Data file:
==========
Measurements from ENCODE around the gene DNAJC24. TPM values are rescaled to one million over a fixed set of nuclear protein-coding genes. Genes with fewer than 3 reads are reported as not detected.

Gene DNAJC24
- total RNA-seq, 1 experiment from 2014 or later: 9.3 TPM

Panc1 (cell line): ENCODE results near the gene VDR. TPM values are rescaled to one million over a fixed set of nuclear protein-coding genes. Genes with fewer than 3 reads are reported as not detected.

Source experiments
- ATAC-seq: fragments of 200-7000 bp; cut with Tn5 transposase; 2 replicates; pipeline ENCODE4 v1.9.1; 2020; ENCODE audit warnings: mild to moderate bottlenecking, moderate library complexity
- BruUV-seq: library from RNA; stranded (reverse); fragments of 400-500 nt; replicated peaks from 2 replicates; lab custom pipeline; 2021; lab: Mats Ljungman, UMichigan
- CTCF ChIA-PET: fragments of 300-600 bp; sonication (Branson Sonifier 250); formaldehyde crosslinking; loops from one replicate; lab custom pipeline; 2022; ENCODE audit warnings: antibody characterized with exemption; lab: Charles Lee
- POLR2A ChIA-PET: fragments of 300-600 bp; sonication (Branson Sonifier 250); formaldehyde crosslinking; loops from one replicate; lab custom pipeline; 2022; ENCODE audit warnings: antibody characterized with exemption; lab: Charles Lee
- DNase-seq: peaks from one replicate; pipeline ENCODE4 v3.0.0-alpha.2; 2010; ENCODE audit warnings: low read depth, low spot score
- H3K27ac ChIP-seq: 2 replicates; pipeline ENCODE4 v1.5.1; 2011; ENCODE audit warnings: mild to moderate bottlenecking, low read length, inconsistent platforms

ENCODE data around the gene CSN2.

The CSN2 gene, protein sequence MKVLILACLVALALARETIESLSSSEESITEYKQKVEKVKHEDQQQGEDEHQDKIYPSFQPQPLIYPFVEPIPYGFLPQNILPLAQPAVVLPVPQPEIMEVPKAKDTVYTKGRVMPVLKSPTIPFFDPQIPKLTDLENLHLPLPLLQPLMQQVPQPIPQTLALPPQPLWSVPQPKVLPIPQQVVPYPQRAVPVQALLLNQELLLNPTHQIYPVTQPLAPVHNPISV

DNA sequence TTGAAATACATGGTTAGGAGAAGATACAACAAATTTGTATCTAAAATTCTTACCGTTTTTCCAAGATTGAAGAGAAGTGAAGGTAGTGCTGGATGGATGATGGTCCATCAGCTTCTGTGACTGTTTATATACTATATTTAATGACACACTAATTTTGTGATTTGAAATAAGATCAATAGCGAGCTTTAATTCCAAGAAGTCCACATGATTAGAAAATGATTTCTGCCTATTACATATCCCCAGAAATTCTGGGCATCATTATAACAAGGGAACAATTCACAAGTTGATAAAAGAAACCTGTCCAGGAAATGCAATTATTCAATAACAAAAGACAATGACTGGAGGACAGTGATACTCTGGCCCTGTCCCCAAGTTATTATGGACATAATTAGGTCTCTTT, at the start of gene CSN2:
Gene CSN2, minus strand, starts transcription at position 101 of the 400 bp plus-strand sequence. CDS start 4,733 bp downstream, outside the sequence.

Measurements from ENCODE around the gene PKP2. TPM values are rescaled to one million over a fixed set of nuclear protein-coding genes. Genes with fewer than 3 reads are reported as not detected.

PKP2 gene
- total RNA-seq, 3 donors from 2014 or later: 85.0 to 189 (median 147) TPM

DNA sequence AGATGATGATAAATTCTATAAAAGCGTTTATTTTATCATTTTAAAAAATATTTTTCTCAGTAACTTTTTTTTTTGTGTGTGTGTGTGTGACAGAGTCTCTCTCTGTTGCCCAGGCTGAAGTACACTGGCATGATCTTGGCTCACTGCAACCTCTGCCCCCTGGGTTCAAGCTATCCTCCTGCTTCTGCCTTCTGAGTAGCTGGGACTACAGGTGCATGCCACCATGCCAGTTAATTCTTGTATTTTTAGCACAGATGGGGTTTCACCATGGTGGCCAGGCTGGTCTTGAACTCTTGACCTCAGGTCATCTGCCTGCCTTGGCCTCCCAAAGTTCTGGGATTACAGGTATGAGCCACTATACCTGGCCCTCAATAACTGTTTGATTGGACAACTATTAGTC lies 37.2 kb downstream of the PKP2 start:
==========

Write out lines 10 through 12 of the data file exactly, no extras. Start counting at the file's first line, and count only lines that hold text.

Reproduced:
- DNase-seq: peaks from one replicate; pipeline ENCODE4 v3.0.0-alpha.2; 2010; ENCODE audit warnings: low read depth, low spot score
- H3K27ac ChIP-seq: 2 replicates; pipeline ENCODE4 v1.5.1; 2011; ENCODE audit warnings: mild to moderate bottlenecking, low read length, inconsistent platforms

ENCODE data around the gene CSN2.